Everything you need to know about payment processors
Whether you’re working entirely in the digital realm or in a brick-and-mortar store in the UK you need a payment processor.
Unfortunately, in the UK it’s not simply a matter of choosing a payment processor and forgetting about it.
We outlined everything you need to know about payment processors in one place.
After reading this you’ll be fully equipped so your customers can buy your products easily and, most importantly, you will get paid.
What are Payment Processors?
A payment processor handles transactions so your customers can buy your products.
In effect, a payment processor acts as an intermediary between the merchant accounts and the various financial institutions involved. An effective payment processor can authorise transactions as well as make sure that the merchants get paid on time. They are in effect, the facilitators of online payment transfers.
Some processors even provide their customers with debit card and credit card acceptance, security solutions, PCI compliance assistance (more on this below), and value-added services.
There are many emerging companies that specialise in processors both in the UK and abroad.
How does this work?
By communicating and relaying information from your customer’s debit or credit card to both the business bank account and the customer’s.
If enough funds are available in your customer’s account the transaction will be carried out.
A payment processor provides security to protect both consumer and business. Anti-fraud measures are set up to make sure all transactions remain confidential and secure.
Payment processing sounds straightforward enough but there are up to six players involved in these transactions.
- Payment processor
- Payment gateway (if not combined with payment processing – we will discuss this further below)
- Customer’s bank/credit card company
- Business’s bank
Each of these plays a vital role in the cycle of business.
What is a Merchant Account?
For any business (online or otherwise), having a merchant account is essential. This is especially the case for those businesses which take credit card online payments.
If a business does not have a merchant account they cripple themselves in a number of ways. For one thing, they cannot accept money from a customer’s debit or credit card because there is nowhere to store the money.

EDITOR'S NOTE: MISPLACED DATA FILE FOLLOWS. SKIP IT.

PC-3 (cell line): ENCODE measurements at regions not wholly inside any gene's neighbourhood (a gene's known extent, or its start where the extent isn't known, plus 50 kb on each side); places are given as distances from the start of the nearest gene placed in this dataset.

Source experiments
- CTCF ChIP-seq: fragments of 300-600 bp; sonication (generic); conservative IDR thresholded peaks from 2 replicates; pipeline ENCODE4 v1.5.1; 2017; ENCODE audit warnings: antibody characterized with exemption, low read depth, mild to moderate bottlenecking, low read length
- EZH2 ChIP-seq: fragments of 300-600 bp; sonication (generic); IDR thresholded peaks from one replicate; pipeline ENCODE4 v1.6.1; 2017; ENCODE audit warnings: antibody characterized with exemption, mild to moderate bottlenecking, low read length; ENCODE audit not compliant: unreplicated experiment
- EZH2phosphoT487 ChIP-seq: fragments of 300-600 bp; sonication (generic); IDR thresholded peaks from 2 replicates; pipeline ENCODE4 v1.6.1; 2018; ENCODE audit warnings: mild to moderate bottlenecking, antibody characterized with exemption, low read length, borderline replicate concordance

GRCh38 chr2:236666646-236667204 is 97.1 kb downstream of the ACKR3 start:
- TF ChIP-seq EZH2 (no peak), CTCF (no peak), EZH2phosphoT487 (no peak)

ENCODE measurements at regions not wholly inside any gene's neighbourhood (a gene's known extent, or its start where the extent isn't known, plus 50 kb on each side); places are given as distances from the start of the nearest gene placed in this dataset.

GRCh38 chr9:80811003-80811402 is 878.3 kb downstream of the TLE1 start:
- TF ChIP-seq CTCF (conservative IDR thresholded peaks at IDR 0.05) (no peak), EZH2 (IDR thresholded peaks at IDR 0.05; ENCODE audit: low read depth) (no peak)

Merchant accounts operate effectively as a bank account that accepts debit and credit card payments.
Payment Processor vs Payment Gateway
A payment processor and payment gateway are two parts of the same system. In fact, modern payment gateways integrate payment processing services to create a cohesive buying experience.
Which do I need?
It may be best to choose a payment gateway and merchant account from a single provider.
While traditionally, payment gateways have been used to accept payments for goods and services many have expanded. This expansion beyond their usual remit creates a more holistic approach for consumers.
Due to this there is no need to jump around to different websites in order to complete a transaction (as example, think of how straightforward the shopping experience is on merchants such as Amazon).
Some providers provide a third-party payment gateway but this can cause issues if there is any dispute over transactions or services.
If this is cause for concern, it may be best to choose a single provider. Using a payment gateway in this manner can cut down on the risk for merchants. It can also speed up transaction processes and ease reconciliation.
As long as you have an internet or data connection, it is possible to use a virtual terminal for your business.
What kind of payment methods do payment processors accept?
The kind of payment processor you choose will determine what kind of payments are accepted.
Take it as a general rule that Visa and Mastercard are widely accepted. On the other hand in the UK, cards such as American Express might not be.
Various cards have different fees and risks and processors will assess those factors. However, it is important that you research all available payment processing options before signing yourself into a deal.
Debit cards are also widely accepted but it can depend on how much businesses have to pay the payment processing.
What is a third party payment processor?
A third-party processor allows you to accept online payments without your own dedicated merchant account.
Instead, you can use the merchant account of a third party processor.
This sounds like an easy fix but it does come with its own set of problems.
There are quite a few advantages to using a third party payment processing service: